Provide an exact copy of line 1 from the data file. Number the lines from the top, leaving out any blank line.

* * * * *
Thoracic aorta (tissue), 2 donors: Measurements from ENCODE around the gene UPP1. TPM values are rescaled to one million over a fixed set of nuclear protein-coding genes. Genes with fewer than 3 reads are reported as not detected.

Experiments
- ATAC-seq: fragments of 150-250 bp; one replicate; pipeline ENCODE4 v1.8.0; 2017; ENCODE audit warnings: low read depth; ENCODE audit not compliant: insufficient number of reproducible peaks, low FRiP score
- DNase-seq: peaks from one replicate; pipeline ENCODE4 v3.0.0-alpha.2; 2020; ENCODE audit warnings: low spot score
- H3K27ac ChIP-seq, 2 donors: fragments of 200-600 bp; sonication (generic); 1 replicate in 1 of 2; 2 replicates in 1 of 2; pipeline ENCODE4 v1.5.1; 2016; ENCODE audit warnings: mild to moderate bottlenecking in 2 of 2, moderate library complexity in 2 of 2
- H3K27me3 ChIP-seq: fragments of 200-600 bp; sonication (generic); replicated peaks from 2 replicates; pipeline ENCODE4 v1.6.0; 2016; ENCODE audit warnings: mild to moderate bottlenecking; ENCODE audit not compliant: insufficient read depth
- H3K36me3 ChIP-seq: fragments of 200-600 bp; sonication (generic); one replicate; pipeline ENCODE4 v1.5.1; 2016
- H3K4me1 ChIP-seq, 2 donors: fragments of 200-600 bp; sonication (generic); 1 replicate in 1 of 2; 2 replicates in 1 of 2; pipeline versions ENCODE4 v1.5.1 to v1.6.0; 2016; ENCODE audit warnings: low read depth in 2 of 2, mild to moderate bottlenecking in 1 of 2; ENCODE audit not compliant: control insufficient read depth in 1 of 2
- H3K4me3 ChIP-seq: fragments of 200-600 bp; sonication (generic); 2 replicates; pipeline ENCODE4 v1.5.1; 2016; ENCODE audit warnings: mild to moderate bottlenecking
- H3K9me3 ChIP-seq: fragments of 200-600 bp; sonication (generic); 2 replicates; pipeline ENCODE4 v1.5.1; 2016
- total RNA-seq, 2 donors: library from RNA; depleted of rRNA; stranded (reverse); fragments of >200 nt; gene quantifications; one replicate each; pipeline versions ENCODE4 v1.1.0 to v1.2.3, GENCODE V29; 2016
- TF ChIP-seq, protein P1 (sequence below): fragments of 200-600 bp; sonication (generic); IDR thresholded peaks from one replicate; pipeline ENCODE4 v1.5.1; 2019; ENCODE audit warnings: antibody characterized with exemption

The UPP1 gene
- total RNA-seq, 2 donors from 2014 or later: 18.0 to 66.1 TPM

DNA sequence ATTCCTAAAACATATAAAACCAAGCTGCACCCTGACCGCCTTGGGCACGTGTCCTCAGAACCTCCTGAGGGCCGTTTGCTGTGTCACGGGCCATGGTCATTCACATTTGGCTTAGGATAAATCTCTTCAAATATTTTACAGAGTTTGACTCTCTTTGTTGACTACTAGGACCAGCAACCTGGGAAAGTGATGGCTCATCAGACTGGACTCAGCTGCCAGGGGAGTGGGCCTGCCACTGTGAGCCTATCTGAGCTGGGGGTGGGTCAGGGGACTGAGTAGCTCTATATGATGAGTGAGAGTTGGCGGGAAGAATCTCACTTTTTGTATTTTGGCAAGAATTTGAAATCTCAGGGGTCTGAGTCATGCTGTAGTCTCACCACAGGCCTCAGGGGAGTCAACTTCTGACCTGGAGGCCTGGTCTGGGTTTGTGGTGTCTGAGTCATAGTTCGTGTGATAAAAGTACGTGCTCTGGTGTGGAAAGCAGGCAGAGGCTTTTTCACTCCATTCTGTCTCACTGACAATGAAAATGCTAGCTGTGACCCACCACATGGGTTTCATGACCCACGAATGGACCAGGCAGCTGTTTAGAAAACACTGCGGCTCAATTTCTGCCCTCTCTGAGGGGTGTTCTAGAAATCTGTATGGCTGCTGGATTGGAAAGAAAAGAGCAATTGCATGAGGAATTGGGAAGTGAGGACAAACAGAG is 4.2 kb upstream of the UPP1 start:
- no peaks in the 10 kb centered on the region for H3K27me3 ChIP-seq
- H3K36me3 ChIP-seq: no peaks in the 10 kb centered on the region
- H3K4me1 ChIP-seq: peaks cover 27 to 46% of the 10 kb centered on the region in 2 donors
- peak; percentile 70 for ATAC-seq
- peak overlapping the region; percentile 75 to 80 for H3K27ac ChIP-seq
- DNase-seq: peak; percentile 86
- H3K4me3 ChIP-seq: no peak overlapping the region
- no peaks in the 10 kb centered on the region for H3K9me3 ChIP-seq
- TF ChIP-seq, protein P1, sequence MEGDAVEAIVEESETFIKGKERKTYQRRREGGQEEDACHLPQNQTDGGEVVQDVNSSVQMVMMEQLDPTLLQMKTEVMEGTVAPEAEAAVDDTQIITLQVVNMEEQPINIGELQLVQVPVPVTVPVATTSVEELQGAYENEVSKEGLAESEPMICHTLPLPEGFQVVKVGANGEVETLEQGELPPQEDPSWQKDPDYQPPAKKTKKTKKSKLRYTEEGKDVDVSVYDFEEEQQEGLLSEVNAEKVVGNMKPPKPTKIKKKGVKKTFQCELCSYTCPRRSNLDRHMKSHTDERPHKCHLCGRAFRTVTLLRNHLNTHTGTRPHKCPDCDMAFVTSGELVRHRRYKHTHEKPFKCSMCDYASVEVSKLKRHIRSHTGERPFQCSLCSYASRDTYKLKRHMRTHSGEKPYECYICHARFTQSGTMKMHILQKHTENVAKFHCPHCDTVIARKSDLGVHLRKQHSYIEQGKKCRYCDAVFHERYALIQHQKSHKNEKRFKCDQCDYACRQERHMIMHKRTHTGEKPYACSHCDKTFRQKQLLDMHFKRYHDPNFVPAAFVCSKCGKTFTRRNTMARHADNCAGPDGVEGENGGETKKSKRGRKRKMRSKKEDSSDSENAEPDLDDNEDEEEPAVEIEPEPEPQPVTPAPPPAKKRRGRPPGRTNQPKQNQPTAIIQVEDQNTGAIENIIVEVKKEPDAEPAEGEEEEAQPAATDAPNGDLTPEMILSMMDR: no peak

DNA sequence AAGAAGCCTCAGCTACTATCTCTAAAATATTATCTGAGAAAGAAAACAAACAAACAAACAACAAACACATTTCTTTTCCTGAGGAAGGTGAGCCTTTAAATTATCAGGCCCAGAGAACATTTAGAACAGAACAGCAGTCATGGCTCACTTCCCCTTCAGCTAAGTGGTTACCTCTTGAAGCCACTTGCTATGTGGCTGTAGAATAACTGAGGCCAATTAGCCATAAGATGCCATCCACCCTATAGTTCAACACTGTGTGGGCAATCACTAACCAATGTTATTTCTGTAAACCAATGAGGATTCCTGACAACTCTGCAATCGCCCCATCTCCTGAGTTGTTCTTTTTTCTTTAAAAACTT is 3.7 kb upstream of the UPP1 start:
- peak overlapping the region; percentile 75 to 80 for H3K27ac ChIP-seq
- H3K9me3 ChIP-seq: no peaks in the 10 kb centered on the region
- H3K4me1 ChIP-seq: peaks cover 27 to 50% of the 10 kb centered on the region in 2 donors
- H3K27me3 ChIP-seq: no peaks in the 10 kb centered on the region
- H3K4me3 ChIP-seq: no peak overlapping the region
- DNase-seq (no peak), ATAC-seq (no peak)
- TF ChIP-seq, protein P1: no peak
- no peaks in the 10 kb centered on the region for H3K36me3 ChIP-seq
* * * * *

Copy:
Thoracic aorta (tissue), 2 donors: Measurements from ENCODE around the gene UPP1. TPM values are rescaled to one million over a fixed set of nuclear protein-coding genes. Genes with fewer than 3 reads are reported as not detected.